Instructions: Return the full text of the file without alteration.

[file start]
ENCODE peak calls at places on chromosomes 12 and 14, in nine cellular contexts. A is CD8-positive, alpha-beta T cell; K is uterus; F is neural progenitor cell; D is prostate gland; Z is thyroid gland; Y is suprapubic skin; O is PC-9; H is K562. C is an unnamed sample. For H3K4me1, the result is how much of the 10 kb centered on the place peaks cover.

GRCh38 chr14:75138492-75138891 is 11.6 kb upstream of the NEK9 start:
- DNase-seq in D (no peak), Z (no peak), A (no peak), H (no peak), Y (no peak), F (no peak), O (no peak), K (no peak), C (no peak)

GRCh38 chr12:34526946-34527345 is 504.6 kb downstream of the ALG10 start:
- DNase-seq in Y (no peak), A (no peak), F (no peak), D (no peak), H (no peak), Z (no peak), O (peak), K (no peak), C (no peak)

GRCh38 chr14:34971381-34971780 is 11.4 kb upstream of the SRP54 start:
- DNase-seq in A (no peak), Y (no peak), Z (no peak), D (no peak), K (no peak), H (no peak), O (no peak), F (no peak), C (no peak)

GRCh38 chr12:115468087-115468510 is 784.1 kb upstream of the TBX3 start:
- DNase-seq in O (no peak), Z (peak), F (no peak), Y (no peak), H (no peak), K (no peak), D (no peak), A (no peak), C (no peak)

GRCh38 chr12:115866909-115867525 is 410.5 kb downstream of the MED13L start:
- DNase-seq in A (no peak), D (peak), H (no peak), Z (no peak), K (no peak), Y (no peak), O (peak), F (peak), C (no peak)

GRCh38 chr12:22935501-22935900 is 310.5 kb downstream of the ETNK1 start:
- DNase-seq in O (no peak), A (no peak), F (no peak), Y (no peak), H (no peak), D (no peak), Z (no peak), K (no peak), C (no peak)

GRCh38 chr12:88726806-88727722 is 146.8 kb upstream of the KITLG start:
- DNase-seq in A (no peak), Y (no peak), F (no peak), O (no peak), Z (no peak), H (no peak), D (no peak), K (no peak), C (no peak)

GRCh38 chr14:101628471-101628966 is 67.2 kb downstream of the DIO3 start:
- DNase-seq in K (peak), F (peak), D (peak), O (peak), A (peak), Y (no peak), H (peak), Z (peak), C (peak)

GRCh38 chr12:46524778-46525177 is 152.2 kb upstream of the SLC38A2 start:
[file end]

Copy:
ENCODE peak calls at places on chromosomes 12 and 14, in nine cellular contexts. A is CD8-positive, alpha-beta T cell; K is uterus; F is neural progenitor cell; D is prostate gland; Z is thyroid gland; Y is suprapubic skin; O is PC-9; H is K562. C is an unnamed sample. For H3K4me1, the result is how much of the 10 kb centered on the place peaks cover.

GRCh38 chr14:75138492-75138891 is 11.6 kb upstream of the NEK9 start:
- DNase-seq in D (no peak), Z (no peak), A (no peak), H (no peak), Y (no peak), F (no peak), O (no peak), K (no peak), C (no peak)

GRCh38 chr12:34526946-34527345 is 504.6 kb downstream of the ALG10 start:
- DNase-seq in Y (no peak), A (no peak), F (no peak), D (no peak), H (no peak), Z (no peak), O (peak), K (no peak), C (no peak)

GRCh38 chr14:34971381-34971780 is 11.4 kb upstream of the SRP54 start:
- DNase-seq in A (no peak), Y (no peak), Z (no peak), D (no peak), K (no peak), H (no peak), O (no peak), F (no peak), C (no peak)

GRCh38 chr12:115468087-115468510 is 784.1 kb upstream of the TBX3 start:
- DNase-seq in O (no peak), Z (peak), F (no peak), Y (no peak), H (no peak), K (no peak), D (no peak), A (no peak), C (no peak)

GRCh38 chr12:115866909-115867525 is 410.5 kb downstream of the MED13L start:
- DNase-seq in A (no peak), D (peak), H (no peak), Z (no peak), K (no peak), Y (no peak), O (peak), F (peak), C (no peak)

GRCh38 chr12:22935501-22935900 is 310.5 kb downstream of the ETNK1 start:
- DNase-seq in O (no peak), A (no peak), F (no peak), Y (no peak), H (no peak), D (no peak), Z (no peak), K (no peak), C (no peak)

GRCh38 chr12:88726806-88727722 is 146.8 kb upstream of the KITLG start:
- DNase-seq in A (no peak), Y (no peak), F (no peak), O (no peak), Z (no peak), H (no peak), D (no peak), K (no peak), C (no peak)

GRCh38 chr14:101628471-101628966 is 67.2 kb downstream of the DIO3 start:
- DNase-seq in K (peak), F (peak), D (peak), O (peak), A (peak), Y (no peak), H (peak), Z (peak), C (peak)

GRCh38 chr12:46524778-46525177 is 152.2 kb upstream of the SLC38A2 start: